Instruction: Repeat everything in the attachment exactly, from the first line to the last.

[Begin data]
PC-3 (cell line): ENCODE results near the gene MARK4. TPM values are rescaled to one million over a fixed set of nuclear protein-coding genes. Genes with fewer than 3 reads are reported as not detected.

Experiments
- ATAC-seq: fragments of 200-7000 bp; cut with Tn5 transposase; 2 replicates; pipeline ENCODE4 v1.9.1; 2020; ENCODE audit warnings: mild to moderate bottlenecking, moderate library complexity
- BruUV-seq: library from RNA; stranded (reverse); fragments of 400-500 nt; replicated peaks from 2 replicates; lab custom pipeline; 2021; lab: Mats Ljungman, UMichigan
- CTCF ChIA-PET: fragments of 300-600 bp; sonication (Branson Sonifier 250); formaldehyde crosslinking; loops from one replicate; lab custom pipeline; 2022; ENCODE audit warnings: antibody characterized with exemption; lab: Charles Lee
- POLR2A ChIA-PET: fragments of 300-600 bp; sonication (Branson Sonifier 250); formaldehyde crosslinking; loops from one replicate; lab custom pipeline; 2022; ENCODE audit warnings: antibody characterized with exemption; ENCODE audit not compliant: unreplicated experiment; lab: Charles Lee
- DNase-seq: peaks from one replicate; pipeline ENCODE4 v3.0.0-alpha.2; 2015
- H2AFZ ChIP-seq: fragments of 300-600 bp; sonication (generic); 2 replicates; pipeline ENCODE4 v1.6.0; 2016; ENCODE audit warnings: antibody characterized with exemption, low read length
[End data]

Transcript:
PC-3 (cell line): ENCODE results near the gene MARK4. TPM values are rescaled to one million over a fixed set of nuclear protein-coding genes. Genes with fewer than 3 reads are reported as not detected.

Experiments
- ATAC-seq: fragments of 200-7000 bp; cut with Tn5 transposase; 2 replicates; pipeline ENCODE4 v1.9.1; 2020; ENCODE audit warnings: mild to moderate bottlenecking, moderate library complexity
- BruUV-seq: library from RNA; stranded (reverse); fragments of 400-500 nt; replicated peaks from 2 replicates; lab custom pipeline; 2021; lab: Mats Ljungman, UMichigan
- CTCF ChIA-PET: fragments of 300-600 bp; sonication (Branson Sonifier 250); formaldehyde crosslinking; loops from one replicate; lab custom pipeline; 2022; ENCODE audit warnings: antibody characterized with exemption; lab: Charles Lee
- POLR2A ChIA-PET: fragments of 300-600 bp; sonication (Branson Sonifier 250); formaldehyde crosslinking; loops from one replicate; lab custom pipeline; 2022; ENCODE audit warnings: antibody characterized with exemption; ENCODE audit not compliant: unreplicated experiment; lab: Charles Lee
- DNase-seq: peaks from one replicate; pipeline ENCODE4 v3.0.0-alpha.2; 2015
- H2AFZ ChIP-seq: fragments of 300-600 bp; sonication (generic); 2 replicates; pipeline ENCODE4 v1.6.0; 2016; ENCODE audit warnings: antibody characterized with exemption, low read length